I’m doing this through the provision of free capacity training. I actually sourced for fund, put together international facilitators, and began training people across the industry’s value chain. And as we did that, more organisations started coming in to partner us. Ford Foundation came on board and we started sending the best students to America to hone their skills. Later, the French government came on board and best students also started going to France. Another institution also came on board and suggested that we needed to teach co-production and now, the students go to different countries. In return, I also accept students from different countries. I provide them with accommodation throughout their stay in Nigeria. I’m very bad with publicity, so, people don’t even know we do all these. This year, something great and different is coming for the students. This will however not be announced until it’s been signed.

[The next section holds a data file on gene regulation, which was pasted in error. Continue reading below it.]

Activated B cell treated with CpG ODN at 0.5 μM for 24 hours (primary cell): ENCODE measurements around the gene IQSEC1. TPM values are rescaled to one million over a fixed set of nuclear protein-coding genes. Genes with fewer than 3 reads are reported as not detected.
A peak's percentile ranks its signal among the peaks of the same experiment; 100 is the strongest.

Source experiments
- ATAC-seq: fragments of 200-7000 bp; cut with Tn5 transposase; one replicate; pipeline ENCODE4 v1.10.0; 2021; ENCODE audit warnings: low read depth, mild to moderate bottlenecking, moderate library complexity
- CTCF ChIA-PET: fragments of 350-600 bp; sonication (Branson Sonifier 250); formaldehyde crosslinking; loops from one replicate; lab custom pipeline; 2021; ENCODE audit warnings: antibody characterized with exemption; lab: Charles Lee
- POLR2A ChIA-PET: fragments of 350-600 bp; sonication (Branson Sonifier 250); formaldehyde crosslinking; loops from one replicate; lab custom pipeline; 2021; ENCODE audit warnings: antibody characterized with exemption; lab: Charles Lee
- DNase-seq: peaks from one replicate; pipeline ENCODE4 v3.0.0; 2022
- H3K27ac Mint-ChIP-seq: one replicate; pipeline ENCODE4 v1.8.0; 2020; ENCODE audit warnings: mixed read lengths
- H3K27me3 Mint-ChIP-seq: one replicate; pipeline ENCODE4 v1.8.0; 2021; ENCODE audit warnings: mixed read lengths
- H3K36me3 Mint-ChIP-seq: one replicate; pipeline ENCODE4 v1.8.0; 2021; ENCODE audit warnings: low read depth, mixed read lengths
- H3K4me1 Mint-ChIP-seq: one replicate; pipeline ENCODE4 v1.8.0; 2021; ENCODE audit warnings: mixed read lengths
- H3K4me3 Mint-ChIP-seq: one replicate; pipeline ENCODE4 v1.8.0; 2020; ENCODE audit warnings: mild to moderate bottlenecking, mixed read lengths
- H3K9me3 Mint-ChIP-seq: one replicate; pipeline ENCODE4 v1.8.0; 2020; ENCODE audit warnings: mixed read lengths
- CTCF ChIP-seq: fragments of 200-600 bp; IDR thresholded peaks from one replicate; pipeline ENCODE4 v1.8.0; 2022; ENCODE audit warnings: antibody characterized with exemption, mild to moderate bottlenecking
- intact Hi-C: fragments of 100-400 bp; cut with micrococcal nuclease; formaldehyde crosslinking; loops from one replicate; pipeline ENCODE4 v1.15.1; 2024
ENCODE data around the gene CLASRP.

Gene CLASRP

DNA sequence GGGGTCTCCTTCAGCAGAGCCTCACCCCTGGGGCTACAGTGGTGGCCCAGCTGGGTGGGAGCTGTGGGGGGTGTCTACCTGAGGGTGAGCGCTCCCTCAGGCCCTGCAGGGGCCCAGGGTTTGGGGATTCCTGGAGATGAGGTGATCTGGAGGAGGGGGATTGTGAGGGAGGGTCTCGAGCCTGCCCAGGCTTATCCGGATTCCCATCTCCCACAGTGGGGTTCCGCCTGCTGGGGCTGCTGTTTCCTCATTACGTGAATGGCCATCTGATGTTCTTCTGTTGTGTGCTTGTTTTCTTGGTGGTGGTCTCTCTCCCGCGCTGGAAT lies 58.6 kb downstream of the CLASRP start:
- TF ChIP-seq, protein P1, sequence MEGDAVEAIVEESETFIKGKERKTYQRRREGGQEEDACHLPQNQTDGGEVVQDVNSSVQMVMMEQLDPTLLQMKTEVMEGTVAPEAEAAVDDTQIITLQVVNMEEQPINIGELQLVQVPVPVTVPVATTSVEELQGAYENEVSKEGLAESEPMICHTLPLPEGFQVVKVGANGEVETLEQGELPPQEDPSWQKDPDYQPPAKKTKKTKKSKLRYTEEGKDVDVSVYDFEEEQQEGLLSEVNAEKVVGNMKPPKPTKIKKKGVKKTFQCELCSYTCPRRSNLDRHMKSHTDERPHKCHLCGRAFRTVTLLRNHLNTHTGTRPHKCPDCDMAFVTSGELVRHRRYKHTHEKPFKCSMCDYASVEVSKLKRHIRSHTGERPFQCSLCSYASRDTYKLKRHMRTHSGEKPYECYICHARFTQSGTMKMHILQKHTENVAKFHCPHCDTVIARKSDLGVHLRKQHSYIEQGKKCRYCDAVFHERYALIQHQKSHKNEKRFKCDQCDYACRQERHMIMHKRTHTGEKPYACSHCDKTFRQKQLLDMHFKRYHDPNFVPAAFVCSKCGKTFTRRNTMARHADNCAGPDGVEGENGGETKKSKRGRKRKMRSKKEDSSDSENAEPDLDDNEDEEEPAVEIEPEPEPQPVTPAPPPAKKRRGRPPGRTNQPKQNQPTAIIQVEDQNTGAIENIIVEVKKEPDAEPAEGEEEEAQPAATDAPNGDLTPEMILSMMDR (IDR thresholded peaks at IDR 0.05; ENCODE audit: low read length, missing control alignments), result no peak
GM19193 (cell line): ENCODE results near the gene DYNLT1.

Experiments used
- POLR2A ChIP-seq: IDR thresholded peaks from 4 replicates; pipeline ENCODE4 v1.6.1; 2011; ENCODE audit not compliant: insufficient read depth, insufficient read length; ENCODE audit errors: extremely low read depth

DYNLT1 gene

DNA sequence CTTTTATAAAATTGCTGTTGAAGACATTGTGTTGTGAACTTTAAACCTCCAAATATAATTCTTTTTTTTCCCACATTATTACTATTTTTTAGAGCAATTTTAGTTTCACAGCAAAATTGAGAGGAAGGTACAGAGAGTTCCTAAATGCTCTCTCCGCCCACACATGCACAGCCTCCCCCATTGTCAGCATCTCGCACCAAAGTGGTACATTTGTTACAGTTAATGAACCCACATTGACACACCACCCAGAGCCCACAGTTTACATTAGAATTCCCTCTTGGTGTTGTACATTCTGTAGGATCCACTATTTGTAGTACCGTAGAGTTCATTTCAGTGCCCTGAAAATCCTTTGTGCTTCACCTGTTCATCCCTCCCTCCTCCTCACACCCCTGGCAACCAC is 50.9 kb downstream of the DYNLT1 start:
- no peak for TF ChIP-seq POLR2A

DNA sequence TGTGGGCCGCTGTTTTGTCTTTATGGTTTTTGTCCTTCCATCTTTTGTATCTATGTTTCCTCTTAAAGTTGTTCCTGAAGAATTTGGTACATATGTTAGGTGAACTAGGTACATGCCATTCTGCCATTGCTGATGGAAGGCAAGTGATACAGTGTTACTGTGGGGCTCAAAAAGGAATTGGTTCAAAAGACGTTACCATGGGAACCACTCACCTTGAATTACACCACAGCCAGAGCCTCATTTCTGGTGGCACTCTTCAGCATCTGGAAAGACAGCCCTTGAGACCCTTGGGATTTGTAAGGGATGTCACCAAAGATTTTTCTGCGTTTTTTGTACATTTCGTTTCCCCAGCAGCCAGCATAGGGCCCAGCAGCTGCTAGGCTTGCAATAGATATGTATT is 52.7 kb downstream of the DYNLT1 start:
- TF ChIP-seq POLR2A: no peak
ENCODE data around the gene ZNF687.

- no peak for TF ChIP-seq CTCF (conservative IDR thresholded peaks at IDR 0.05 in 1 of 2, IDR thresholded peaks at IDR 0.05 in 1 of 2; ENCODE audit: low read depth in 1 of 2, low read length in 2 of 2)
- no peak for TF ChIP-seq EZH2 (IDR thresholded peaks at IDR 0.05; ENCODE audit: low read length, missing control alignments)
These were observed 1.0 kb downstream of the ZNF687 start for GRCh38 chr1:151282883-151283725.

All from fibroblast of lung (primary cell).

What inspired your passion for films?
I think it is inborn. Nothing inspired me. I’ve always loved films and television; I don’t go out on weekends. I just sit at home and watch movies; everybody who knows me can attest to this.
Also, I lived in America for many years and in all of those years, I did only three things—went to work, church and watched Nigerian movies. I actually studied nursing in the US, worked as a nurse for ten years and later established a recruitment firm which staffed hospitals with nurses. For me, I’ve always wanted to do something to improve the industry, like I said earlier. It’s so funny but I remember I was watching a movie many years ago and saw Genevieve Nnaji’s face looking rough. She was still very young at that time.
I went online and ordered quality facial products, and then sent them to my sister in Nigeria so she could help look for and deliver them to Genevieve. I’m sure she never did though. I’ve always had a strong interest in being part of the industry. I’m naturally a shy person, so, I knew I wasn’t going to be in front of the camera. Fate played its role and somehow, I found my footing in the industry.
Do you find this fulfilling?
I enjoy every minute of it even though it’s very hectic. We had over 4000 films submitted ahead of this year’s edition for example and we had to view every single entry. I’m also very happy because Nigerian submissions were over 400; that’s the highest we’ve ever had in the history of AFRIFF. Nigeria’s film industry is actually going places and getting better and better.